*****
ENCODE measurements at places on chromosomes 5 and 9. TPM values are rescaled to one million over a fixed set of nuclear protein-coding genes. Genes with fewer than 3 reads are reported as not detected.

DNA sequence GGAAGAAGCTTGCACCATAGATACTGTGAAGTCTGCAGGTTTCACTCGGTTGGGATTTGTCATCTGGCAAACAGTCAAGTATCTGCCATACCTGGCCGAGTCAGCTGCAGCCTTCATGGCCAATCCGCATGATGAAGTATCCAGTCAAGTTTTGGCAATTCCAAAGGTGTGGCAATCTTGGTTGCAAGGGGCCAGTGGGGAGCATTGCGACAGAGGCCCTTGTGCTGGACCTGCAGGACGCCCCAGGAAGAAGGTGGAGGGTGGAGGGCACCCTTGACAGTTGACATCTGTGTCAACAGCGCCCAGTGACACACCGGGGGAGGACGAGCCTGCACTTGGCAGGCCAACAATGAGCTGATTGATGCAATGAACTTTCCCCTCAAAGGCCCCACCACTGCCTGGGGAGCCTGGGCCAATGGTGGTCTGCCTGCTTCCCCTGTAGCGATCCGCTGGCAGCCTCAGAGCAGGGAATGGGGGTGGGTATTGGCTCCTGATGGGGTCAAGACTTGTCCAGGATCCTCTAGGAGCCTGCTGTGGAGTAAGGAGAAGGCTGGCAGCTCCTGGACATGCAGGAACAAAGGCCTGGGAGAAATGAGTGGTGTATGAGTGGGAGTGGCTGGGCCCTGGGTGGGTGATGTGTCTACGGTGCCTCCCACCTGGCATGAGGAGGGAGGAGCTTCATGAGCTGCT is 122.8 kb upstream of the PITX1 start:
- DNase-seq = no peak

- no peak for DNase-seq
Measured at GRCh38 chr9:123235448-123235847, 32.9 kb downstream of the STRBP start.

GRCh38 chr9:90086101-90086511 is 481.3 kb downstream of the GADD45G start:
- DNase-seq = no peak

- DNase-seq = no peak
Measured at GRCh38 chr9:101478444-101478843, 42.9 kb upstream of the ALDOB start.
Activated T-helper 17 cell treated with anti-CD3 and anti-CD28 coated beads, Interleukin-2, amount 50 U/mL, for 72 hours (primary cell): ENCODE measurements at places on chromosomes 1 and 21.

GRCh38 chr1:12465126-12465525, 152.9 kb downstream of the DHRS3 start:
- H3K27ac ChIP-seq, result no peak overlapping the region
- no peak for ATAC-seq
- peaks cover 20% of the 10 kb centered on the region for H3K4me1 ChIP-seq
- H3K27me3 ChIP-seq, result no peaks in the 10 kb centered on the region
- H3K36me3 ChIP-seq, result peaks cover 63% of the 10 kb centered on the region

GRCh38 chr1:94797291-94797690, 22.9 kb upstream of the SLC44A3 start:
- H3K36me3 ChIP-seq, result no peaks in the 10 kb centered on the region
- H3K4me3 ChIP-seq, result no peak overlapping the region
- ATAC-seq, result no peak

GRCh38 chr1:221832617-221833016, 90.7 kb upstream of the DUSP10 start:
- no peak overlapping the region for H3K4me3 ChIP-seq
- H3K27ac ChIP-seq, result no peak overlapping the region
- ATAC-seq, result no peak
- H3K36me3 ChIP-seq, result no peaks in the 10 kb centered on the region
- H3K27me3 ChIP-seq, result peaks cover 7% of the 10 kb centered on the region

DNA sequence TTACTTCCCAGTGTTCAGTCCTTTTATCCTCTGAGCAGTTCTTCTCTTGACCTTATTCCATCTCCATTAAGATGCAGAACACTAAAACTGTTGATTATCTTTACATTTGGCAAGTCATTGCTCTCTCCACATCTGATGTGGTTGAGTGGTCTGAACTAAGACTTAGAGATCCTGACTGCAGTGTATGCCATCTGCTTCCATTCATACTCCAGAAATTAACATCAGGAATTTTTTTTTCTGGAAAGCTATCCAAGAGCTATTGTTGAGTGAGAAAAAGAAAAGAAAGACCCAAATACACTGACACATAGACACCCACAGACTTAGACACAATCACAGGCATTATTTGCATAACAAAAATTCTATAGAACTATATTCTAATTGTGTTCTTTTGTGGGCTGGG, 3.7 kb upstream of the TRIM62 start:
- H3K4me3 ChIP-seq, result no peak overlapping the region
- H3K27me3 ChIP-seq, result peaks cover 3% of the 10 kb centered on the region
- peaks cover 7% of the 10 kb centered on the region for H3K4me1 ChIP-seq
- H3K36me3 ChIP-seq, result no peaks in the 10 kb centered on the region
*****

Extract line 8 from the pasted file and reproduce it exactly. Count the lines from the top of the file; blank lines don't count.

- DNase-seq = no peak